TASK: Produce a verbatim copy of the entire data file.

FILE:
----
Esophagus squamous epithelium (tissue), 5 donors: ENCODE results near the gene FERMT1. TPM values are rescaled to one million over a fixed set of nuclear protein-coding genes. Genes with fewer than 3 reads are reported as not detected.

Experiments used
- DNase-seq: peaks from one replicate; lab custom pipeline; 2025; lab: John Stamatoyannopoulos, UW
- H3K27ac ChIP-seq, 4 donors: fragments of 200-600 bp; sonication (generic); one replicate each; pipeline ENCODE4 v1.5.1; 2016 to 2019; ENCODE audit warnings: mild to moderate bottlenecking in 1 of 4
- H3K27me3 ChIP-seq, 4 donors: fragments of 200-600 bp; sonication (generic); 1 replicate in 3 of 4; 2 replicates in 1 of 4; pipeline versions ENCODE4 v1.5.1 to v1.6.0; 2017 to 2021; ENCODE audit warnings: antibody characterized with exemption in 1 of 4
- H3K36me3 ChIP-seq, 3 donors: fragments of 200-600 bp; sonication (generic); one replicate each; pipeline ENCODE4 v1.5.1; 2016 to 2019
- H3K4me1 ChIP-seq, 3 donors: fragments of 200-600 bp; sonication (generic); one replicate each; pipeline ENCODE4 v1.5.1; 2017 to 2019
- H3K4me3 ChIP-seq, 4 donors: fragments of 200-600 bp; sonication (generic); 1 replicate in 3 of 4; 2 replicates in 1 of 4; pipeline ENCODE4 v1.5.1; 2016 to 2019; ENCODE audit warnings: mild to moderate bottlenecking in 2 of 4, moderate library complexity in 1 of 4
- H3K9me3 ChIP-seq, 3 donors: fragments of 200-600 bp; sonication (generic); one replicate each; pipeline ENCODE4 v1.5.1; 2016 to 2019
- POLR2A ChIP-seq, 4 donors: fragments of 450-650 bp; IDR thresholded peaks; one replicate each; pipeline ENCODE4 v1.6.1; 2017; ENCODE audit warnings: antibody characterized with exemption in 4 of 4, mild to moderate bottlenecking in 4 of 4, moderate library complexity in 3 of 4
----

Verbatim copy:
Esophagus squamous epithelium (tissue), 5 donors: ENCODE results near the gene FERMT1. TPM values are rescaled to one million over a fixed set of nuclear protein-coding genes. Genes with fewer than 3 reads are reported as not detected.

Experiments used
- DNase-seq: peaks from one replicate; lab custom pipeline; 2025; lab: John Stamatoyannopoulos, UW
- H3K27ac ChIP-seq, 4 donors: fragments of 200-600 bp; sonication (generic); one replicate each; pipeline ENCODE4 v1.5.1; 2016 to 2019; ENCODE audit warnings: mild to moderate bottlenecking in 1 of 4
- H3K27me3 ChIP-seq, 4 donors: fragments of 200-600 bp; sonication (generic); 1 replicate in 3 of 4; 2 replicates in 1 of 4; pipeline versions ENCODE4 v1.5.1 to v1.6.0; 2017 to 2021; ENCODE audit warnings: antibody characterized with exemption in 1 of 4
- H3K36me3 ChIP-seq, 3 donors: fragments of 200-600 bp; sonication (generic); one replicate each; pipeline ENCODE4 v1.5.1; 2016 to 2019
- H3K4me1 ChIP-seq, 3 donors: fragments of 200-600 bp; sonication (generic); one replicate each; pipeline ENCODE4 v1.5.1; 2017 to 2019
- H3K4me3 ChIP-seq, 4 donors: fragments of 200-600 bp; sonication (generic); 1 replicate in 3 of 4; 2 replicates in 1 of 4; pipeline ENCODE4 v1.5.1; 2016 to 2019; ENCODE audit warnings: mild to moderate bottlenecking in 2 of 4, moderate library complexity in 1 of 4
- H3K9me3 ChIP-seq, 3 donors: fragments of 200-600 bp; sonication (generic); one replicate each; pipeline ENCODE4 v1.5.1; 2016 to 2019
- POLR2A ChIP-seq, 4 donors: fragments of 450-650 bp; IDR thresholded peaks; one replicate each; pipeline ENCODE4 v1.6.1; 2017; ENCODE audit warnings: antibody characterized with exemption in 4 of 4, mild to moderate bottlenecking in 4 of 4, moderate library complexity in 3 of 4